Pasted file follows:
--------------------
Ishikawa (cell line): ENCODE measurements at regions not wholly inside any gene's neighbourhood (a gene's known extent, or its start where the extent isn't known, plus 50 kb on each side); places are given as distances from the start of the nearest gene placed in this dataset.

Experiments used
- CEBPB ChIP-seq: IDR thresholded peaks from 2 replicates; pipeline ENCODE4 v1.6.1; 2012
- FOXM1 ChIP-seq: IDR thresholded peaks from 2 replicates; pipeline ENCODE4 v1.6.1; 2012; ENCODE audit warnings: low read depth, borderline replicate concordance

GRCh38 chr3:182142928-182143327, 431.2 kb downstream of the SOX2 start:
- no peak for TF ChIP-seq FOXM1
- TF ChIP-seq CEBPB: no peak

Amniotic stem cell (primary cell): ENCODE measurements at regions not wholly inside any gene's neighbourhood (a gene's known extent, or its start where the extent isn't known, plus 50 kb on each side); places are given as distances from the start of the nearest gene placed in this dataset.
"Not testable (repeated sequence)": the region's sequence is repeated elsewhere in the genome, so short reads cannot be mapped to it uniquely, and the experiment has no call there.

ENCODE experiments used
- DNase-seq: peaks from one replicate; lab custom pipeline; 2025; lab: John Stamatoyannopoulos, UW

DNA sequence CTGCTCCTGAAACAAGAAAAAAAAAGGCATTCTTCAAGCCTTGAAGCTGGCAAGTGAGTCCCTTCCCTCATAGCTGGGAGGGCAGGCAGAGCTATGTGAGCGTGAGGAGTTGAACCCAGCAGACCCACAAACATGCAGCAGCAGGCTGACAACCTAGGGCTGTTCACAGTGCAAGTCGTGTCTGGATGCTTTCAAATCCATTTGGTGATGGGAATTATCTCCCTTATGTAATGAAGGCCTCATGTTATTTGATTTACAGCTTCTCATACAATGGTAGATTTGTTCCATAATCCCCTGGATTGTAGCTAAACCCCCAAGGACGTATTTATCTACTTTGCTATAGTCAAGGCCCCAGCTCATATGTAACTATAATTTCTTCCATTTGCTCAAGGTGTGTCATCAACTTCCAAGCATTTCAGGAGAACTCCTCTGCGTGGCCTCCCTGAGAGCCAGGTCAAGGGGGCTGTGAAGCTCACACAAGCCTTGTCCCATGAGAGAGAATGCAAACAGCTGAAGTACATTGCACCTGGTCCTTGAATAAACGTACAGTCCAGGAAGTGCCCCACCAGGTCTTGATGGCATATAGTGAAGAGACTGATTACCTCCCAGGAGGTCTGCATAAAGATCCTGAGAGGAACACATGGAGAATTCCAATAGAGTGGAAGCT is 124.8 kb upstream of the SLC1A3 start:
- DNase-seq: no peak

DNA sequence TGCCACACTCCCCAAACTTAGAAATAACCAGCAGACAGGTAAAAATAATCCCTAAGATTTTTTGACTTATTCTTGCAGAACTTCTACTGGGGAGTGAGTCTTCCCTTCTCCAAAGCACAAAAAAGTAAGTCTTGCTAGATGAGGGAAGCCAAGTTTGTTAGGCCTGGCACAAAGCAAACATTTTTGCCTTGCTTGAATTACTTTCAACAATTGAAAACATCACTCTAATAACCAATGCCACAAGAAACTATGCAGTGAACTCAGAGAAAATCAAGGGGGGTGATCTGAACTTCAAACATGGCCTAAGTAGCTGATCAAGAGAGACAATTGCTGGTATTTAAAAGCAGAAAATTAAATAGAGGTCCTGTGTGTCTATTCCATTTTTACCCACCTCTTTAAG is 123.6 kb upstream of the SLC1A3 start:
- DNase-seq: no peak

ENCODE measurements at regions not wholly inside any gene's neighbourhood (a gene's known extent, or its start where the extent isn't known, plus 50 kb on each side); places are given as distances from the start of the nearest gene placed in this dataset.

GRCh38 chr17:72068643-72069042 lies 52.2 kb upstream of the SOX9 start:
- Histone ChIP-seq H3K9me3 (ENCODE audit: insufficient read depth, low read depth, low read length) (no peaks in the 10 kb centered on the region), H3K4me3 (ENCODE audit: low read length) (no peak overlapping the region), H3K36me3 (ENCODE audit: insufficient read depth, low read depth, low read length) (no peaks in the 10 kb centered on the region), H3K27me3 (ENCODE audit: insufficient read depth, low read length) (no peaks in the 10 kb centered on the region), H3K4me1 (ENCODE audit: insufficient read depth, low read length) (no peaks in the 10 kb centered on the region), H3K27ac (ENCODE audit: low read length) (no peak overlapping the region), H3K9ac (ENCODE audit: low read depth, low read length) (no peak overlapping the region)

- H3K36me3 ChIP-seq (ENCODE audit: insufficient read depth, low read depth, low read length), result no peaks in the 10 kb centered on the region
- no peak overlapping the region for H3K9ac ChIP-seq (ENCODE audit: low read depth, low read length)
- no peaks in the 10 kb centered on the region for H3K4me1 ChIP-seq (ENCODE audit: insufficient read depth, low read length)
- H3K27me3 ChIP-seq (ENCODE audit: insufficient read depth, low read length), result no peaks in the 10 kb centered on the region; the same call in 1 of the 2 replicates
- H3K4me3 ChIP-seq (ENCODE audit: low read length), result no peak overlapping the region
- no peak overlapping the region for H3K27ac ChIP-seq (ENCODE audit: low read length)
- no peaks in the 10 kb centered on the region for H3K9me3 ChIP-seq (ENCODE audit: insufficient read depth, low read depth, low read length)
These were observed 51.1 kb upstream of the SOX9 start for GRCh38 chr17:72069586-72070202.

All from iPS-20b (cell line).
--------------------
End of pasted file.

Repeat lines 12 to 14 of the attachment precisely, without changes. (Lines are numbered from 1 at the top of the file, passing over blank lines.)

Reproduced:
DNA sequence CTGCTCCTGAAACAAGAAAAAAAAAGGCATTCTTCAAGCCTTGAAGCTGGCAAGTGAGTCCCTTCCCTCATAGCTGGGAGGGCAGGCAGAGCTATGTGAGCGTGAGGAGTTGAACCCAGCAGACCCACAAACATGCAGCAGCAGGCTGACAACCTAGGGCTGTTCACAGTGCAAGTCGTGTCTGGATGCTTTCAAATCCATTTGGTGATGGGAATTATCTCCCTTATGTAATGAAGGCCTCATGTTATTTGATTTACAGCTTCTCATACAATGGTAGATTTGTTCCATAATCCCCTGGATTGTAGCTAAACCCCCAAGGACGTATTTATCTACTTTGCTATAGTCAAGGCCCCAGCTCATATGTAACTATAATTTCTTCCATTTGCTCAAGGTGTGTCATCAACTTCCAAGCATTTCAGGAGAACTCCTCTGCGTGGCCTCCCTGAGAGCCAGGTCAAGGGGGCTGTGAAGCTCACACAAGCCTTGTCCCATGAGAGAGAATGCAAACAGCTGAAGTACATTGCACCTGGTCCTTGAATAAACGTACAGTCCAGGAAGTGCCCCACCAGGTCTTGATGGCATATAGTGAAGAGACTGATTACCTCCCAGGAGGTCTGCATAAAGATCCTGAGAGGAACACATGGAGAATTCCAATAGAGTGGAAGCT is 124.8 kb upstream of the SLC1A3 start:
- DNase-seq: no peak

DNA sequence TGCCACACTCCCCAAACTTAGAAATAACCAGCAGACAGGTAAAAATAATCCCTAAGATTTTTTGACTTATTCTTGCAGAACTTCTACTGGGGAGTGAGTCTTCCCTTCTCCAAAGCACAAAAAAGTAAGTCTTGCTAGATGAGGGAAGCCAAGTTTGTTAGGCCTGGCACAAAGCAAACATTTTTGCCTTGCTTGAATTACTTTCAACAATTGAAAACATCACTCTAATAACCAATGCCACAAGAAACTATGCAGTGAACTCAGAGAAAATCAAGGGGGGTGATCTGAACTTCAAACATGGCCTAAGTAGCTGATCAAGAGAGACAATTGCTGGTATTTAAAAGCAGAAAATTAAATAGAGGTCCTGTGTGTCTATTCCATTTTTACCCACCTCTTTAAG is 123.6 kb upstream of the SLC1A3 start: